The tragic story of a Canadian vaccine trailblazer

Maurice Brodie was the first person to develop a working polio vaccine. He was cast as a dashing young hero, and celebrated in the U.S., until it all came crashing down.

Keith Johnston
Dr. William S. Burgoyne gives a shot of the Salk anti-polio vaccine to Michael Urnezis, 6, while the boy's sister, Joanne, 12, a polio victim, looks on April 16. Smooth-working teams of doctors and nurses in San Diego completed the nation's first mass inoculation of school children with the vaccine after its approval by scientists and the government. Some 300,000 children were inoculated. (Bettmann/Getty Images)

Shots of the Salk polio vaccine are given to children in the U.S. in 1954, decades after Brodie’s first trials (Bettmann/Getty Images)

He was called a “savant” and a “savior,” thought a contender for a Nobel Prize and named alongside John Steinbeck as an American “genius whose work will live on through the centuries.” But he wasn’t American, he was Canadian, and by 1939—just four years after receiving international acclaim—his vaccine research was shuttered, he had been fired from a prestigious job at New York University and he was dead of a heart attack, though one former colleague called it a suicide.

Dr. Maurice Brodie was only 36.

Though little-known today, the story of the Ottawa-raised, McGill-educated researcher is a key one in the development of vaccine safety. It’s also a tragic study of ambition and altruism in a time of epidemic.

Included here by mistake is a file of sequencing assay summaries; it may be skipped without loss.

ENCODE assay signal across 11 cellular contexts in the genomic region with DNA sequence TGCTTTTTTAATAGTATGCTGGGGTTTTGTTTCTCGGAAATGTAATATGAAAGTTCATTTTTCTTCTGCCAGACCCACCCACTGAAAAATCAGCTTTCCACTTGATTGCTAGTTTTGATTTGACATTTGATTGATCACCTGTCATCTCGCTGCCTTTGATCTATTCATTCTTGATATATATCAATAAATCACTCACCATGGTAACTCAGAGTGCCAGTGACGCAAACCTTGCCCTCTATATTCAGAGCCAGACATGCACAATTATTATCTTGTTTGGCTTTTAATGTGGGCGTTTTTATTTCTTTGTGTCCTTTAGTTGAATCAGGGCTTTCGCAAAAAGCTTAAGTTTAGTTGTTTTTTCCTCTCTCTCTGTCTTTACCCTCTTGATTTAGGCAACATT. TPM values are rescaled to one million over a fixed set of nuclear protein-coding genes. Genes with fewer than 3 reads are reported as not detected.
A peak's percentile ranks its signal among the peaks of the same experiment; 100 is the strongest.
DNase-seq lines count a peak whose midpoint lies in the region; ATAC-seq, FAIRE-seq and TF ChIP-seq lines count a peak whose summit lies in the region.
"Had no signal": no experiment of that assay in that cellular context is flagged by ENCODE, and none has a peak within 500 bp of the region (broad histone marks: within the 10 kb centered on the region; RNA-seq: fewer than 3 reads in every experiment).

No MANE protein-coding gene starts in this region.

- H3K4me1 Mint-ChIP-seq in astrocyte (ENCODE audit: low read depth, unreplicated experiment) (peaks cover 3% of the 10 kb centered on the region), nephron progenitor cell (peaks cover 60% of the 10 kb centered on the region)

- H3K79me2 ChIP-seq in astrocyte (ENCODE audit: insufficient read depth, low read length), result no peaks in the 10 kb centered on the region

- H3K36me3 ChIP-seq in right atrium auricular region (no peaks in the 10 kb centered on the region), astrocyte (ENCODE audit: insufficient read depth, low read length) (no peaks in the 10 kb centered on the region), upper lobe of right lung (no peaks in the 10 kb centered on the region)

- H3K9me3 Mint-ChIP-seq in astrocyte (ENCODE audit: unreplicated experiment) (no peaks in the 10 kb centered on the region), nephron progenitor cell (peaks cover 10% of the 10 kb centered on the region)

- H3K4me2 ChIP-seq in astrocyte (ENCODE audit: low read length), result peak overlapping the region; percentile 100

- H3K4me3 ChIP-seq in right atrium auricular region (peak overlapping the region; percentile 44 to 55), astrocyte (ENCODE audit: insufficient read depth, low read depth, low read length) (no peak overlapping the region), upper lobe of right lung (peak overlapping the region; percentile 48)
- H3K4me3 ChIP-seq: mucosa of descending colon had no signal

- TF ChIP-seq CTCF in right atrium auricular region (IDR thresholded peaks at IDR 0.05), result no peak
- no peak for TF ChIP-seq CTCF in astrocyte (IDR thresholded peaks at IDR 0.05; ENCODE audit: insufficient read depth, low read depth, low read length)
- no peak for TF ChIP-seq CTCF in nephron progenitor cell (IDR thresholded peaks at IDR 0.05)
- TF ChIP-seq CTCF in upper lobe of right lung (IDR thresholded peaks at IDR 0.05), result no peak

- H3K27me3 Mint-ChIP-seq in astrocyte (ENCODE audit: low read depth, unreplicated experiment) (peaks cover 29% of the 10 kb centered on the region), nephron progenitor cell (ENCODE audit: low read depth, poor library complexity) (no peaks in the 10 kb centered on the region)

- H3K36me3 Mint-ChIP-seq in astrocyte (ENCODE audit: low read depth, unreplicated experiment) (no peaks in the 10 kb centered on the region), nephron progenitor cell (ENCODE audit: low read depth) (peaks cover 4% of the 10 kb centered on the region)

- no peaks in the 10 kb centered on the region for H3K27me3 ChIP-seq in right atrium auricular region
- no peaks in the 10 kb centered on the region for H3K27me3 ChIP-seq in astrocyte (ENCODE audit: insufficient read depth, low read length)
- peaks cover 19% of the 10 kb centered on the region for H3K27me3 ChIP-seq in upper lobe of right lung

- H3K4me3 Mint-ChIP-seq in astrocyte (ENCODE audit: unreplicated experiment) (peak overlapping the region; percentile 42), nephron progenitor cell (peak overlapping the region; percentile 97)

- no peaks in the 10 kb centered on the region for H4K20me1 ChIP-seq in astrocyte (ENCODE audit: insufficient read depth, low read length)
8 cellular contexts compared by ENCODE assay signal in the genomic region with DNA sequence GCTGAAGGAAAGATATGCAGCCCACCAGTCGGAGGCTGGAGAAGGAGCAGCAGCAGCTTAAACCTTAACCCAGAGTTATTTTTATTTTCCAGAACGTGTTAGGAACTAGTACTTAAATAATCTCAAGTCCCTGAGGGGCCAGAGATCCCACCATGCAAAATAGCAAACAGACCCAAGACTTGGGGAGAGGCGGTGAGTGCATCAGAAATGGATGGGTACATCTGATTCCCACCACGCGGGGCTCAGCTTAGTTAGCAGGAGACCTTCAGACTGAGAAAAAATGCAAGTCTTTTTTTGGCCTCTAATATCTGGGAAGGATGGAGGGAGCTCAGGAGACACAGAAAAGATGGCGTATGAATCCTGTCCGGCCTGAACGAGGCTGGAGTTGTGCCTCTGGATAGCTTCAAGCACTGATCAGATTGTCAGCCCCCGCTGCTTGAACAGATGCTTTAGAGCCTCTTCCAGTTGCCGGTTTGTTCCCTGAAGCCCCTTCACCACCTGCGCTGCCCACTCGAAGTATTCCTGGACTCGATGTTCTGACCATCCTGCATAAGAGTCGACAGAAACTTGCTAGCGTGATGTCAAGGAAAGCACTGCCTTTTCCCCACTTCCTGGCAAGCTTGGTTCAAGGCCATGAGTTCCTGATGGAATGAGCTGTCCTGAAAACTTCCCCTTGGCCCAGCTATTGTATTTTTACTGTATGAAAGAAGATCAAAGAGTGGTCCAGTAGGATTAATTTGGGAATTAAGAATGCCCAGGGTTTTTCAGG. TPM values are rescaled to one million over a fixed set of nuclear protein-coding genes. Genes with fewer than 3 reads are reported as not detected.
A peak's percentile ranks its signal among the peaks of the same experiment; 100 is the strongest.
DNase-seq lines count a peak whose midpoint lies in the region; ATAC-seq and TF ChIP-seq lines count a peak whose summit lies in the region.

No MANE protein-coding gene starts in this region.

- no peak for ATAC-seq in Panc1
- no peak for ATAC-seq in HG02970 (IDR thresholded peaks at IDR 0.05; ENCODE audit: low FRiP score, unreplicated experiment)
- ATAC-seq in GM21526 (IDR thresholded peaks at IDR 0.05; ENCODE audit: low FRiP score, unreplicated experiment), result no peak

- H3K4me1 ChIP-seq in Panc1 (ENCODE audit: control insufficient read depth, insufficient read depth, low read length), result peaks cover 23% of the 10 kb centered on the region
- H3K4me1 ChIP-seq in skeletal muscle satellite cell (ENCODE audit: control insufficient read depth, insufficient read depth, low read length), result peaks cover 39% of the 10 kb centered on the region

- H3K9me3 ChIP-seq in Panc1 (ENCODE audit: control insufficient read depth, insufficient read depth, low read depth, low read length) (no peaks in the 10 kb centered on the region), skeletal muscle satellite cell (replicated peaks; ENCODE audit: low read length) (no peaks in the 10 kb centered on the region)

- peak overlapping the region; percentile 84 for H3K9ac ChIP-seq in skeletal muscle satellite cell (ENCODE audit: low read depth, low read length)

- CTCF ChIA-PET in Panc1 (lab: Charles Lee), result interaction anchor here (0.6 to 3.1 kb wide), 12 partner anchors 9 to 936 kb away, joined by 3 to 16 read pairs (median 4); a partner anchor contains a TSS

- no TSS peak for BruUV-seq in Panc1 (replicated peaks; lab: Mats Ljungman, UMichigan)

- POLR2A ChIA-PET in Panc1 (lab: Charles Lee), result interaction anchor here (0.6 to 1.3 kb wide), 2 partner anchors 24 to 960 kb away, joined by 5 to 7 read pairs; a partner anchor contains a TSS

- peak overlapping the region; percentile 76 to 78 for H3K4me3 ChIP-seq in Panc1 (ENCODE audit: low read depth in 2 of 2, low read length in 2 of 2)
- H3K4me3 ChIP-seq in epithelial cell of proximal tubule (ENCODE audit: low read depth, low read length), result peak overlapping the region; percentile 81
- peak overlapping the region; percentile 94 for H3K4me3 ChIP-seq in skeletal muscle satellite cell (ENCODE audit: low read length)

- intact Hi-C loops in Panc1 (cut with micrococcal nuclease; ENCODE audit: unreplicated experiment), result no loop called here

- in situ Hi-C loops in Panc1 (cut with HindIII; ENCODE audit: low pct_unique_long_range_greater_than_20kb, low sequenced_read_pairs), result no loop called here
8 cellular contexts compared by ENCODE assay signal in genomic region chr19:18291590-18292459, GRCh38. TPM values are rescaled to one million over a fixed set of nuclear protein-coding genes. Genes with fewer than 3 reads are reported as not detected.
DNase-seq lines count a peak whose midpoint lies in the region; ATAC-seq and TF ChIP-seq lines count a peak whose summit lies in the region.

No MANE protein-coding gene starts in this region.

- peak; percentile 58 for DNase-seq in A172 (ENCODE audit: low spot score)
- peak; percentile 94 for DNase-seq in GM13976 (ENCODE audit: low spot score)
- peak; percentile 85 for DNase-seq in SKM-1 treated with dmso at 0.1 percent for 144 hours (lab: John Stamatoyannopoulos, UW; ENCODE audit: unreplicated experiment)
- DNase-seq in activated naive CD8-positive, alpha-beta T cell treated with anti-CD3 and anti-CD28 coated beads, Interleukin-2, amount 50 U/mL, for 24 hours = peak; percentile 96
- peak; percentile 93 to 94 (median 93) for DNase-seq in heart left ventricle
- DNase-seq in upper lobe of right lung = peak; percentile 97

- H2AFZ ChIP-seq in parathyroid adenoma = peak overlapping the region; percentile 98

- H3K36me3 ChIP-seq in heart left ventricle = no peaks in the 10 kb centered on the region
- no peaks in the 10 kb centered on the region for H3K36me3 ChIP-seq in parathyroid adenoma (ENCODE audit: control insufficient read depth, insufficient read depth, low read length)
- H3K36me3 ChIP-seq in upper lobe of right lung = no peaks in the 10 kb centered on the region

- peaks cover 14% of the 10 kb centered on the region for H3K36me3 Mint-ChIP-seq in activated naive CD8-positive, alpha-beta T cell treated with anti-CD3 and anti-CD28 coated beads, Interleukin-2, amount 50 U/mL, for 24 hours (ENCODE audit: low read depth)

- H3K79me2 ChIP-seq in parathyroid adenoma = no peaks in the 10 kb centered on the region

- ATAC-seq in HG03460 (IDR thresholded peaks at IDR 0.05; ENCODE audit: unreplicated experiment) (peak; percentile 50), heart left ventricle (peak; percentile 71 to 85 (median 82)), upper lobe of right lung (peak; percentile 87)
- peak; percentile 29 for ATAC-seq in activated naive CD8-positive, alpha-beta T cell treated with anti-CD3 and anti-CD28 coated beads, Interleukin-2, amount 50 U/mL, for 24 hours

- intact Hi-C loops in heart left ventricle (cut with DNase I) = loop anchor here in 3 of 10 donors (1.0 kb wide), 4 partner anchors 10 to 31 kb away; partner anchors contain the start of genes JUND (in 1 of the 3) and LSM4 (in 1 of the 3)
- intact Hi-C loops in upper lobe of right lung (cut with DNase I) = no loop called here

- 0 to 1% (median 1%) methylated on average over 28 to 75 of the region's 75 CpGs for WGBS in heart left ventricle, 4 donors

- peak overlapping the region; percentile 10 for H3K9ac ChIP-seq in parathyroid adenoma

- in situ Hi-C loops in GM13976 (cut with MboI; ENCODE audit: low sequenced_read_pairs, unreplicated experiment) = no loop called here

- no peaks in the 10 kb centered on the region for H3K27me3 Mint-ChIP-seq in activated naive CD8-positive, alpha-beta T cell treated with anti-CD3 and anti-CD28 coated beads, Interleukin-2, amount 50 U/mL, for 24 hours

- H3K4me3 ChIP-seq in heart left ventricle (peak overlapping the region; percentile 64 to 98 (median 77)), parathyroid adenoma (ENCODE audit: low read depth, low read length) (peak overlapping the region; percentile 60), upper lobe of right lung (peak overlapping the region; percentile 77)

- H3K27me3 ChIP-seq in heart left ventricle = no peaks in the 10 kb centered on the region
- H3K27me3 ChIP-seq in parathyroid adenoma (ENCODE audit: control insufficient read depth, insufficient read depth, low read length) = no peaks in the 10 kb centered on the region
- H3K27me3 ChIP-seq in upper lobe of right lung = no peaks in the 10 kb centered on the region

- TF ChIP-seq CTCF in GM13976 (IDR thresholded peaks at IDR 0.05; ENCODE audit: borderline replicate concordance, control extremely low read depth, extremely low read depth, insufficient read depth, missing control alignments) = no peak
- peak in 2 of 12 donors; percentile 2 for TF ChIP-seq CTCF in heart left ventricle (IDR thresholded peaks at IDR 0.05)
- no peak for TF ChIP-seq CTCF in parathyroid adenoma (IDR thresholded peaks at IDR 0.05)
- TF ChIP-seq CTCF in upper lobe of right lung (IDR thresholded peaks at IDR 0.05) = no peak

“He was the first to develop a polio vaccine that worked,” says Dr. Paul Offit, director of the Vaccine Education Center at Children’s Hospital of Philadelphia. “He did some things that were groundbreaking. It’s just that the technology wasn’t there” to mass-produce a reliable vaccine.

Others were more critical. Brodie had a “slapdash way of working,” wrote one scientist in 1935 after reviewing a paper documenting his vaccine trials. Brodie’s paper was never published.

In the 1930s, polio was coming to the fore of public consciousness. Outbreaks early in the decade created fears of a wider epidemic (which would hit Canada in 1937). U.S. President Franklin Roosevelt, a polio survivor, brought new visibility to the disease and his annual “Birthday Balls” provided funding for polio treatment and vaccine research, including Brodie’s.  

“It was the growing threat,” says public-health historian Christopher Rutty, who teaches at the Dalla Lana School of Public Health at the University of Toronto. Vaccine science had recently bested diphtheria. “Polio was the outlier, it was the challenge, and it required investment.”